Chancellor’s Cup, Vanderbilt, 2010; Harvey Branscomb Distinguished Professor Award, Vanderbilt, 2008-09; Outstanding Teaching Award, Vanderbilt School of Engineering, 2008; Chancellor’s Award for Research, Vanderbilt, 2003; IEEE Fellow (elected 2000); 1996 IEEE Nuclear and Plasma Sciences Society Early Achievement Award; Outstanding Paper Awards, 1991, 1996, 1998, and 2007 IEEE Nuclear and Space Radiation Effects Conferences (NSREC); Meritorious Paper Awards, 1994, 1995, 1996, 1997, and 2002 IEEE NSREC; Outstanding Oral Presentation, 1995 IEEE NSREC; Outstanding Poster Presentation, 1995 IEEE NSREC; Outstanding Paper Award, Power Semiconductors, 1989 IEEE Industrial Applications Conference; Outstanding Paper Award, RADECS, 2007 and 2009.
Selected Professional Activities
IEEE Radiation Effects Steering Group (RESG), Past Chairman (2006-2009), Chairman (2003-2006), and Vice Chairman (2000-2003); RADECS Steering Group (2006-present); IEEE Nuclear and Space Radiation Effects Conference (NSREC), General Chairman (1999) and Technical Program Chairman (1996); Guest Editor, NSREC Special Issue of IEEE Transactions on Nuclear Science (1993-95).
- "KrF Lasers, Direct Drive, and Inertial Confinement: a path to clean fusion energy"
Fusion powers the Sun and the stars. If harnessed on earth it would be a source of clean, abundant energy. In the fusion reaction, two forms of hydrogen, deuterium (D) and tritium (T), are brought together to form a helium ion and release large quantities of energy. Because the D and T are brought together and “fused,” the process is called fusion. The fuel is plentiful: the deuterium in one gallon of sea water has as much energy as 300 gallons of gasoline. Tritium is bred from lithium, which is an abundant element in the earth’s crust. The fusion reaction produces no greenhouse gasses or chemical pollution, so it is a very clean and “green” energy source. While fusion does induce radioactivity in the surrounding structure, it is at a low enough level to be readily handled. So if fusion is so good, why don’t we have it? The answer is simple: it has turned out to be very tough to get it to work! The main challenge is holding enough DT together, for a long enough time, and at a high enough temperature, to initiate the fusion reaction. Researchers world wide have been investigating and developing several approaches to fusion energy.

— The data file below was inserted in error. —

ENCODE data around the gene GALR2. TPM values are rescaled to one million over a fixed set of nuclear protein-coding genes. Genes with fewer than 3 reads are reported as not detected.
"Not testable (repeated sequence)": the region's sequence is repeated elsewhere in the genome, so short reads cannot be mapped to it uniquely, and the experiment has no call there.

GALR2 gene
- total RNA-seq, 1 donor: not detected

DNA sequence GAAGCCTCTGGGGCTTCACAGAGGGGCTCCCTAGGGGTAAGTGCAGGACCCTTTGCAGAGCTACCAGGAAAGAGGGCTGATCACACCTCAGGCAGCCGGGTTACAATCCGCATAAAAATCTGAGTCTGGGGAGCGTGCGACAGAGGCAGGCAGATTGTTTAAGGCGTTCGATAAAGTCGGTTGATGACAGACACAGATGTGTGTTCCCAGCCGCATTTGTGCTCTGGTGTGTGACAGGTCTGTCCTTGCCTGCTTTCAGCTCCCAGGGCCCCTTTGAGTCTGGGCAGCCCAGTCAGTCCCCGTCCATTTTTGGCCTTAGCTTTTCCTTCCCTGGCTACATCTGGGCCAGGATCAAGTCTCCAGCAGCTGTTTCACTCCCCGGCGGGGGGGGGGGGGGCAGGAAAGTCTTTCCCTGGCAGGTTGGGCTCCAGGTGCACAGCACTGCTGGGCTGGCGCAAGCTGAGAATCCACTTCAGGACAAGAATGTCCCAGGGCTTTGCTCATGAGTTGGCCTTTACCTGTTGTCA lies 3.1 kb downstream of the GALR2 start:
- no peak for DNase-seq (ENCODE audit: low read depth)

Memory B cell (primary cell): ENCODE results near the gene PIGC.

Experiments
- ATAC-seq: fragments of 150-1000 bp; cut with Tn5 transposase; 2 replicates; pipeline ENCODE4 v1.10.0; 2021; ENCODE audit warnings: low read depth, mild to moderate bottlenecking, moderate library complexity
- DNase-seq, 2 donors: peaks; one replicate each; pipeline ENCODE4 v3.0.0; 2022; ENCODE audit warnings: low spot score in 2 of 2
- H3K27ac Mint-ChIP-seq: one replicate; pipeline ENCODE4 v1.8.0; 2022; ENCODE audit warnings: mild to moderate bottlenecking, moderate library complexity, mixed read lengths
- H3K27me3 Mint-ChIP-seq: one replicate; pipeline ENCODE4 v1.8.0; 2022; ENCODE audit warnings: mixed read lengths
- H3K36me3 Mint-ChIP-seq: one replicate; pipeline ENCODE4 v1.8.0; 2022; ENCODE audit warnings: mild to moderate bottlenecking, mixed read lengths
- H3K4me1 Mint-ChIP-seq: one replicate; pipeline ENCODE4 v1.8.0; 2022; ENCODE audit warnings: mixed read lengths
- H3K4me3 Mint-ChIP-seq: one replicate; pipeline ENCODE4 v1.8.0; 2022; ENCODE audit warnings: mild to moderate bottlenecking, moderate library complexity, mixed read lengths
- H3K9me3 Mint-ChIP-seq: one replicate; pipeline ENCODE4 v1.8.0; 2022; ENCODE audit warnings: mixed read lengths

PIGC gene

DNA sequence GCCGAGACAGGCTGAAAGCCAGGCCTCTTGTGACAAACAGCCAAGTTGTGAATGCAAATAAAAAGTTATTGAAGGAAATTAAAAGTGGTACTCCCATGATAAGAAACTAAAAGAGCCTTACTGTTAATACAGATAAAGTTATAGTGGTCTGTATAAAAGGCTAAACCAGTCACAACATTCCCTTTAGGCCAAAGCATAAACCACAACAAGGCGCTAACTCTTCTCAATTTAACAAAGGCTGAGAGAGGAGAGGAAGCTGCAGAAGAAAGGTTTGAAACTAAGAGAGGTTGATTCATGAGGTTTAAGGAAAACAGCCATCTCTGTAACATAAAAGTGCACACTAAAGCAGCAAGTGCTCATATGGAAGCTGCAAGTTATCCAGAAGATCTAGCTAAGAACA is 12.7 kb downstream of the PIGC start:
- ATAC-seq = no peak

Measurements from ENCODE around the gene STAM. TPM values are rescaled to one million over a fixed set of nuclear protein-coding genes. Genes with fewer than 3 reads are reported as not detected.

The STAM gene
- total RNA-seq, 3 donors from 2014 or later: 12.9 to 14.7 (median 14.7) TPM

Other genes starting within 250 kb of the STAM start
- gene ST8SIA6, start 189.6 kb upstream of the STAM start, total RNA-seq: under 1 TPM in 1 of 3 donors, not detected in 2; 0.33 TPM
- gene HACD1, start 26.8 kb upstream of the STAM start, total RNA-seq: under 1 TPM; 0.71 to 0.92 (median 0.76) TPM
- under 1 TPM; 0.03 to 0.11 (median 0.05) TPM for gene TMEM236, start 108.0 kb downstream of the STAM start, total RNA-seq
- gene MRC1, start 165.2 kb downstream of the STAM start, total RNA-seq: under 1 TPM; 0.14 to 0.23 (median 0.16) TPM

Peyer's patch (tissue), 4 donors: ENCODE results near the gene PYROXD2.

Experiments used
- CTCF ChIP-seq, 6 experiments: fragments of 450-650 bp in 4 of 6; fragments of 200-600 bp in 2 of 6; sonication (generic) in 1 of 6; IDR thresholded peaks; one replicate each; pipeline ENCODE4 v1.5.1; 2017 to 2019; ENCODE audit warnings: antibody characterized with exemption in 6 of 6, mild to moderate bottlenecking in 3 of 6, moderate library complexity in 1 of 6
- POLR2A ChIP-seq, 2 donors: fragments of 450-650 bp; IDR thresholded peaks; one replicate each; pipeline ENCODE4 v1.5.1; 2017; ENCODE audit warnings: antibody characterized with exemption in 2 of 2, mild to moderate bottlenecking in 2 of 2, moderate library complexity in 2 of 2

One approach to fusion is to use a powerful array of lasers to quickly compress and heat a pea-sized pellet of deuterium and tritium "fuel." The approach that is the simplest, and most energetically efficient, is to illuminate the pellet directly with the laser beams. This is being investigated in the US by the Naval Research Laboratory (NRL) and the University of Rochester's own Laboratory for Laser Energetics. Another approach is to use the lasers to heat up the inner walls of a small cavity to produce x-rays to drive the pellet. This is the path chosen for the National Ignition Facility in California.
NRL is developing the electron beam pumped the Krypton Fluoride (KrF) gas laser for fusion. These lasers have inherent unique advantages that are predicted to make it easier to achieve the high performance needed for a power plant. Recent advances in the pellet physics, the laser technologies, and the other key parts for a power plant make this a very promising approach. This talk will discuss this technical progress, as well as the path to a clean, fusion based, power source.
- Dr. John Sethian
Head, Electron Beam Science and Application Section
Plasma Physics Division
Naval Research Laboratory
John Sethian is the head of the Electron beam Science and Applications Section of the Laser Plasma Branch in the Plasma Physics Division. He was born in Washington, DC and attended public schools in Arlington County, VA. He received an A.B. degree in physics from Princeton University in 1972, and a Ph.D. degree in applied physics from Cornell University in 1976. He has worked as a scientist at the Naval Research Laboratory (NRL) since 1977.